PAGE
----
Intact bulls produce very high levels of testosterone. In addition to having a very poor response to implantation, they also generally have larger muscle fibers than steers [9]. Bulls also tend to have a higher percentage of fast-twitch oxidative-glycolytic fibers combined with a lower percentage of fast-twitch glycolytic fibers in the longissimus dorsi (LD) muscles than steers have [10]. It is for these reasons that bulls produce higher total carcass yields but they are generally lower quality grade. Castrated steers tend to have more external fat and marbling however they are offset by a decreased rate of weight gain and lower feed efficiency. So in the quest for higher yields with higher quality meat, researchers began to investigate anabolic implants to see if they can produce the best of both worlds.

Lastly, a quick little side-note – humans are quite similar to cows in that we also respond robustly to androgenic stimuli due to the high percentages of AR-positive myonuclei [11].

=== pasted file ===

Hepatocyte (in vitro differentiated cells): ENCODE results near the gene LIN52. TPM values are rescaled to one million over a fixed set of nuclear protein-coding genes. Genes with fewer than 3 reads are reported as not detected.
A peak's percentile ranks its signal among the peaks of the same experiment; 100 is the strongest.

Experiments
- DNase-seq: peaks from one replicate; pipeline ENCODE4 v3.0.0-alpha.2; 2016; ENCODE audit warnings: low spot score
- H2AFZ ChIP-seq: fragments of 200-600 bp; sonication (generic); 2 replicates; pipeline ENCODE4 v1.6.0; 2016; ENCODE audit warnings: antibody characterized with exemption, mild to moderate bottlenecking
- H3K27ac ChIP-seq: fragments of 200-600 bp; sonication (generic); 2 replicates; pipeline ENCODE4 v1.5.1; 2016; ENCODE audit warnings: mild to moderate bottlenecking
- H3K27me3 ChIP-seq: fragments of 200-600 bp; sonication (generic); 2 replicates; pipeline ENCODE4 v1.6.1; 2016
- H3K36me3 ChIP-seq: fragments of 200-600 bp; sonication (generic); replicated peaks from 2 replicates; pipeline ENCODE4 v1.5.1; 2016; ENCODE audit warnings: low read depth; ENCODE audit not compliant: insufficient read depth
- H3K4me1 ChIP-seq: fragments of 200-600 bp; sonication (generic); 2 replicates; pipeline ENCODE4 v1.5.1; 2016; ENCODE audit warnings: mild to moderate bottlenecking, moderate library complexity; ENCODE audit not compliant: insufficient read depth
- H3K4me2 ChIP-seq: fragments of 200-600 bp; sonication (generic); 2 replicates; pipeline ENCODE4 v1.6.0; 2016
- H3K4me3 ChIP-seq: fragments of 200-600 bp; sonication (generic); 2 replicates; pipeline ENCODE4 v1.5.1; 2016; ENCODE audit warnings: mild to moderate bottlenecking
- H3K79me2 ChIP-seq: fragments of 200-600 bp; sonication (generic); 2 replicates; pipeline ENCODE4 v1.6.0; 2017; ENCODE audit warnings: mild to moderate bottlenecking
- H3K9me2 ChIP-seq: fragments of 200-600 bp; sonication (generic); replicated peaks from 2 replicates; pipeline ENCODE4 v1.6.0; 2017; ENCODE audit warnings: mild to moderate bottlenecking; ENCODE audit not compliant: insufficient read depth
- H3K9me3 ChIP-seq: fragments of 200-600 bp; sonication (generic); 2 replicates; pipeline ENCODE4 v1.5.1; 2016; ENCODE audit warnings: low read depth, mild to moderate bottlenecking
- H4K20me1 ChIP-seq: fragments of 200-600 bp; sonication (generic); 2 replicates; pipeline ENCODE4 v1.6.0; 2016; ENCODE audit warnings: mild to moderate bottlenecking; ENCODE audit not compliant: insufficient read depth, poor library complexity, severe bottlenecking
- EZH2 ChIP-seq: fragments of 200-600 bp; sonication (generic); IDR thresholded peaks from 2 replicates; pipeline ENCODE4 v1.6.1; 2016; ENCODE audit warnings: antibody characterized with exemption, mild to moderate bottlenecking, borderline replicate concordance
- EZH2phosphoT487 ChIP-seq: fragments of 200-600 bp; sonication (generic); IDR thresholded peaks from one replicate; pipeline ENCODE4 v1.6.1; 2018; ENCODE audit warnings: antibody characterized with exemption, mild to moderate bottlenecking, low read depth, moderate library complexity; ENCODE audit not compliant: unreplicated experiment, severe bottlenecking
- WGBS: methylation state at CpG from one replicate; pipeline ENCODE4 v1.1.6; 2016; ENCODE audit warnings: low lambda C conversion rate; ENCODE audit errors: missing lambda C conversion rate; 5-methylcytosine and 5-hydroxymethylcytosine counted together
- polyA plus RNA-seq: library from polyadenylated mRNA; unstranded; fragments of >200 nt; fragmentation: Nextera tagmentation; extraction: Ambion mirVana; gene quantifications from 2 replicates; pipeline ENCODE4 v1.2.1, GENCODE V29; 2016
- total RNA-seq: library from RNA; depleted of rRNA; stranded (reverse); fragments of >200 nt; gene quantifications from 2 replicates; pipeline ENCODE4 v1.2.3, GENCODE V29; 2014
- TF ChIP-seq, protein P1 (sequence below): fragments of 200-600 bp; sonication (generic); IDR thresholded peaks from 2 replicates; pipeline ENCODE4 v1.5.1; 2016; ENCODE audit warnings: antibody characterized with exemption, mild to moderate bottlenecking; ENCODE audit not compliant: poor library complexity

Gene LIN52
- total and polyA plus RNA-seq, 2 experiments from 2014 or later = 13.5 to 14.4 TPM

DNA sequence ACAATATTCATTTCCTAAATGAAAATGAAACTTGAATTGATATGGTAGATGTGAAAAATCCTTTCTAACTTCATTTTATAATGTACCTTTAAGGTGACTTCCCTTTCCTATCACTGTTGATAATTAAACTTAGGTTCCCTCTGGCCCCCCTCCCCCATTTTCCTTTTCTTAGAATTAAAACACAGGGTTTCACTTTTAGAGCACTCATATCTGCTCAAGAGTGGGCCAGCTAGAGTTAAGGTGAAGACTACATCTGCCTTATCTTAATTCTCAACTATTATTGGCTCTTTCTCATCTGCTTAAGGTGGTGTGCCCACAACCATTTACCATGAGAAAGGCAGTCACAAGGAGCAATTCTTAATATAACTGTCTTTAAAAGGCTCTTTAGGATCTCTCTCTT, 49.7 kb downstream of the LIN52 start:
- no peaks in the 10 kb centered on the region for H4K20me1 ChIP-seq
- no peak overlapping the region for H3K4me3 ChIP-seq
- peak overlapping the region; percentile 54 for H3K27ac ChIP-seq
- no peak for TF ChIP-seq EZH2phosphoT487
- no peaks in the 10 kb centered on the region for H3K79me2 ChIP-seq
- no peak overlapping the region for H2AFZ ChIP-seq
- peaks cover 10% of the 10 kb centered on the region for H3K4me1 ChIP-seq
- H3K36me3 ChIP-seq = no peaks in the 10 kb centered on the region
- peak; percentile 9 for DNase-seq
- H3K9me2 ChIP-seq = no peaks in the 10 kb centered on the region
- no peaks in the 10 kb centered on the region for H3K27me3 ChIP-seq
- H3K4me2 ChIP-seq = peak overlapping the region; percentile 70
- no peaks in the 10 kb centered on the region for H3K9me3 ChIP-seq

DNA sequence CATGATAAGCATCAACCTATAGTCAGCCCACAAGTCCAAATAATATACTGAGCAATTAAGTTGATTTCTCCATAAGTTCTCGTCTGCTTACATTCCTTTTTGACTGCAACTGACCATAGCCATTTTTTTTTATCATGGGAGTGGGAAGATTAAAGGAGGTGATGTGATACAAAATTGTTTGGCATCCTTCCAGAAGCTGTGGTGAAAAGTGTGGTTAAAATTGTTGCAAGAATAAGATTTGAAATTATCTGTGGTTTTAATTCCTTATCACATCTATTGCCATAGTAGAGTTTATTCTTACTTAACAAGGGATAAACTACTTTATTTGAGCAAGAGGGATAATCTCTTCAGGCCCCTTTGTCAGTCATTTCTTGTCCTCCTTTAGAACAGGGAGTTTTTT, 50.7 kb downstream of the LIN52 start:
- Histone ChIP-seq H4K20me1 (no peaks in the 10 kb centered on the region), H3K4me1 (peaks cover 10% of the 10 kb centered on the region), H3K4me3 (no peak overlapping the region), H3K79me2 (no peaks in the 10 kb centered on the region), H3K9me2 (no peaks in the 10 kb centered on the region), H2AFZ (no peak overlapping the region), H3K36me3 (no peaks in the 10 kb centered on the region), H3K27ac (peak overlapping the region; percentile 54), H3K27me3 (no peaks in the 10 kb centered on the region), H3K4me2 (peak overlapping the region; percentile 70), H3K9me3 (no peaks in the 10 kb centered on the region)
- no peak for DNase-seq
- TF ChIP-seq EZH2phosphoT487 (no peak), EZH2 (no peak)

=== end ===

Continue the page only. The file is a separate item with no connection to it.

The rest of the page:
Androgen Receptor Affinity
Trenbolone has been shown to bind with both the human AR, as well as ARs of various other species, with approximately three times the affinity than testosterone, or approximately equal to that of DHT [12,13,14,15,16]. In human ARs, the active metabolite 17β-TbOH showed a 109% binding affinity as compared to DHT, with the inactive metabolite 17α-TbOH coming in at 4.5% [13]. With this said, receptor binding studies should be seen as a cheap and rapid tool for an initial evaluation of a ligand, not factoring in things such as subsequent initiation of gene transcription, etc. In other words, because trenbolone binds with a three times higher affinity than testosterone to the AR, this does not literally mean it will produce three times the hypertrophy.

Furthering this point, in comparison trials, trenbolone was shown to produce either equal or slightly greater growth in the LABC muscle complex as compared to testosterone [14,17,18,19,20,21,22]. The LABC is an androgen responsive tissue which lacks the 5α reductase enzymes. Whereas testosterone exerts enhanced effects in tissues expressing 5α reductase, trenbolone exerts equal effects in those tissues versus those that do not which produces a favorable anabolic:androgenic ratio compared to testosterone [23]. We’ll go more into this when we discuss prostate cancer risks later in the article series.